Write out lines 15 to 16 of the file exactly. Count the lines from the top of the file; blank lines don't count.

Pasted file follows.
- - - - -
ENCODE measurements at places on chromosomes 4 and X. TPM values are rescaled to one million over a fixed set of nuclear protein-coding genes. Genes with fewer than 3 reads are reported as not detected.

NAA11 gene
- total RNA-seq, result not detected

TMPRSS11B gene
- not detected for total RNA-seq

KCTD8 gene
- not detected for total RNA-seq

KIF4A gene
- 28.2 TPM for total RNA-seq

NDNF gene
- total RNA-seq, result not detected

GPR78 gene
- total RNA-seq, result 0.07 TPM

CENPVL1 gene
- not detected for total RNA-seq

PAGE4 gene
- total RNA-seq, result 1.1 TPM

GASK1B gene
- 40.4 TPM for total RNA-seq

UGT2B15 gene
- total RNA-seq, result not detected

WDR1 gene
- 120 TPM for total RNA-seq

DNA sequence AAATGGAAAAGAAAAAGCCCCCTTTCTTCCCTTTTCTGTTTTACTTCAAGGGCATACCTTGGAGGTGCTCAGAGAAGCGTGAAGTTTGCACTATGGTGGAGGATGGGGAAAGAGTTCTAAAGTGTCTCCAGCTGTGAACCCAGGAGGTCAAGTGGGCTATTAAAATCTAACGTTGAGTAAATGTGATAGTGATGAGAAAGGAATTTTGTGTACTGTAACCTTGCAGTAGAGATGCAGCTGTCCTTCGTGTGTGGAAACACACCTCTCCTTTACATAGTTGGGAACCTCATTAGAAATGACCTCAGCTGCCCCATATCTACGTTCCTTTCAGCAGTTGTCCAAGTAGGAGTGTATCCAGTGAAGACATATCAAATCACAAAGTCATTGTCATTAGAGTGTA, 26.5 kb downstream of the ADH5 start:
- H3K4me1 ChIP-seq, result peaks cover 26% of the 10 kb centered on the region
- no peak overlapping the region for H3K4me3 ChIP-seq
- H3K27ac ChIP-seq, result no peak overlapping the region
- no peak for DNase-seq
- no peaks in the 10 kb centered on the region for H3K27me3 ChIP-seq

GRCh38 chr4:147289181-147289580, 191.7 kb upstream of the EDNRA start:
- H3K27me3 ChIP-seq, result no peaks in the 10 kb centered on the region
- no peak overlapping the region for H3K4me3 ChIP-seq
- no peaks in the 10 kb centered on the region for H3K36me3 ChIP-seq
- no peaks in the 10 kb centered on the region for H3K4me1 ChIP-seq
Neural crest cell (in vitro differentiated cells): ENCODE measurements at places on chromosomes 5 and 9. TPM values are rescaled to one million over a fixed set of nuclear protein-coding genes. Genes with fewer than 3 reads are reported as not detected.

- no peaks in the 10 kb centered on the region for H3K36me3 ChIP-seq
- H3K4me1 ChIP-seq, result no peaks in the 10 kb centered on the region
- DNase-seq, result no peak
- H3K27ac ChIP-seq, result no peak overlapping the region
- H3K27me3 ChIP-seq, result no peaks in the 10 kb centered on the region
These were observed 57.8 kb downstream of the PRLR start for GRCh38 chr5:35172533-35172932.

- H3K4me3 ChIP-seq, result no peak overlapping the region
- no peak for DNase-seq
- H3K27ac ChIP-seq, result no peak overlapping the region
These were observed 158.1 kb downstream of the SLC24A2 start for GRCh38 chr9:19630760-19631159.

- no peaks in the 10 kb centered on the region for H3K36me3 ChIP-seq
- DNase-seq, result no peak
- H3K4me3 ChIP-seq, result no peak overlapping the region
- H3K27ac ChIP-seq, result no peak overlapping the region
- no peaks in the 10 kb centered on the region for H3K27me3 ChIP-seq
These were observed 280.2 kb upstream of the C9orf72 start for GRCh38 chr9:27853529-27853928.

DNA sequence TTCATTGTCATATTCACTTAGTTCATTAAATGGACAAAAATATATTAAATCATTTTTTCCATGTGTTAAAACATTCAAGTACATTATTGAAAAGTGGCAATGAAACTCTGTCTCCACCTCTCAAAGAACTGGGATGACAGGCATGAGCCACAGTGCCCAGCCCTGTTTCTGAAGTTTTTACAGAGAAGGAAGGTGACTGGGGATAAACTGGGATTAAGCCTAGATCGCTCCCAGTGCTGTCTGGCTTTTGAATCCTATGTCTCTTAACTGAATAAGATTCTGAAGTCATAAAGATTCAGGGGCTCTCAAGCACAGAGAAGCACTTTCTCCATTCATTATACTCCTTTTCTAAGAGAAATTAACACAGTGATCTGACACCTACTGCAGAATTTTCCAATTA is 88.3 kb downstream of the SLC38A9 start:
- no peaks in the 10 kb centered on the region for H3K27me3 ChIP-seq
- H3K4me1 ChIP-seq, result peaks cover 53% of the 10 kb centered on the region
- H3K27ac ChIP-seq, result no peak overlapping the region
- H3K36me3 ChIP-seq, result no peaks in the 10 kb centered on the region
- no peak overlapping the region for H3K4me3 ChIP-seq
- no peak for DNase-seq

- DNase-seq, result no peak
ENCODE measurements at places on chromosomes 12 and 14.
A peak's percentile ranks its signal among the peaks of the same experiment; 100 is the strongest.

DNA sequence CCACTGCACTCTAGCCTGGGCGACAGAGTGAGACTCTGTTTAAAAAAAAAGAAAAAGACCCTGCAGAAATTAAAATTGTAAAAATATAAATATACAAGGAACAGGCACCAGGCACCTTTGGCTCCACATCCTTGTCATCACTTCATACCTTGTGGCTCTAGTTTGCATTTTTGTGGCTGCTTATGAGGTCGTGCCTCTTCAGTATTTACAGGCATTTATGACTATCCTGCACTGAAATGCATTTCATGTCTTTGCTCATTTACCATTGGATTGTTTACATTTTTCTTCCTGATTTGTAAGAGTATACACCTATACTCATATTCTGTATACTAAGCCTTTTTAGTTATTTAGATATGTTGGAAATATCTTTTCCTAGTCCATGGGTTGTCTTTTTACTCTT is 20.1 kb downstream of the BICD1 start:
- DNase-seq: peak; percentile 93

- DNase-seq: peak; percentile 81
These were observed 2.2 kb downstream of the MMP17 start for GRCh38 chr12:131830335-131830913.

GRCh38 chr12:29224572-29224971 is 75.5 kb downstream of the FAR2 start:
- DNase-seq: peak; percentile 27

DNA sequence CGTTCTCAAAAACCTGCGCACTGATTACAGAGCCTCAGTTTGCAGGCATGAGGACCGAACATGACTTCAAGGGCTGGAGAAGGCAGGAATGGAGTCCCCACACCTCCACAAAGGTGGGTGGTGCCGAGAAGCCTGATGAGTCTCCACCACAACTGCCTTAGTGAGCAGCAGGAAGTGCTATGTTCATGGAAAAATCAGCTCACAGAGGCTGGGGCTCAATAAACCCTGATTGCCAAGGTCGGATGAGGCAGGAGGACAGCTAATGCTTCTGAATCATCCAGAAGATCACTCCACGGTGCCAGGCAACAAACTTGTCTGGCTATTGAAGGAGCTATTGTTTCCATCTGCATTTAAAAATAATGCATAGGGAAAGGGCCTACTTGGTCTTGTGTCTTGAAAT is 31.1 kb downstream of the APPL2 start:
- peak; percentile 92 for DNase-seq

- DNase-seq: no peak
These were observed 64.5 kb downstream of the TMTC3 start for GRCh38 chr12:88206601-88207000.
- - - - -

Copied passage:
- not detected for total RNA-seq

PAGE4 gene